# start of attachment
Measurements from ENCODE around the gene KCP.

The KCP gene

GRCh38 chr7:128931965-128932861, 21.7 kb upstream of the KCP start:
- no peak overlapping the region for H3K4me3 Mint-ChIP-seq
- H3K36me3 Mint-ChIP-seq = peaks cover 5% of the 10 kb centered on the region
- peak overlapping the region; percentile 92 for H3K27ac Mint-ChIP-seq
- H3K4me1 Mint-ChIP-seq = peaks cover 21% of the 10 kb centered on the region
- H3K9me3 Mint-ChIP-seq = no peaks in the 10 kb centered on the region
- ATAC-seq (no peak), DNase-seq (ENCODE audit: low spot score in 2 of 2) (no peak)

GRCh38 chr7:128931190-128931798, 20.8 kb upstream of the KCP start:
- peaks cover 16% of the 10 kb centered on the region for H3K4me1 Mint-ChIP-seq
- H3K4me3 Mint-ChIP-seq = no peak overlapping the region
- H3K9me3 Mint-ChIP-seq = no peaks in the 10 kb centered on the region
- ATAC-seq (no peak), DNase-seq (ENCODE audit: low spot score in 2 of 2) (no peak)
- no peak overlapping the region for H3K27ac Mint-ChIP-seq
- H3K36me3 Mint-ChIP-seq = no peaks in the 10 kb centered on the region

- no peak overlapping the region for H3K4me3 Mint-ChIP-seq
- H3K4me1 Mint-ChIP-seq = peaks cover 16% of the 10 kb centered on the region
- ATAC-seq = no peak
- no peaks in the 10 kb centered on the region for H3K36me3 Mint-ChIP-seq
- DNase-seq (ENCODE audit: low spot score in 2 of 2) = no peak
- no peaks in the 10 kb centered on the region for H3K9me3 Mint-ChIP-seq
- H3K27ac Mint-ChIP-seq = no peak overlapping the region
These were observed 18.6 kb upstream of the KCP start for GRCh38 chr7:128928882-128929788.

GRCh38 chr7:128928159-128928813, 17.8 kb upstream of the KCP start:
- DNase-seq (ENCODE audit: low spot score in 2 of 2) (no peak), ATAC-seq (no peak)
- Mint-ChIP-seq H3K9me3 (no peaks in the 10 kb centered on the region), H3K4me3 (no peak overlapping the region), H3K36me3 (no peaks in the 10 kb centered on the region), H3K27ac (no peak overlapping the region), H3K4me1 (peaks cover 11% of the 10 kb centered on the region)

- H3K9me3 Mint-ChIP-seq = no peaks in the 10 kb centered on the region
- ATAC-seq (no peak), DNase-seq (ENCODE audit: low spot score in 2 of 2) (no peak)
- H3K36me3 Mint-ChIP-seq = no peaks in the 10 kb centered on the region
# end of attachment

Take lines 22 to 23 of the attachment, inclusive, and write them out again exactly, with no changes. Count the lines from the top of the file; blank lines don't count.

- no peaks in the 10 kb centered on the region for H3K9me3 Mint-ChIP-seq
- H3K27ac Mint-ChIP-seq = no peak overlapping the region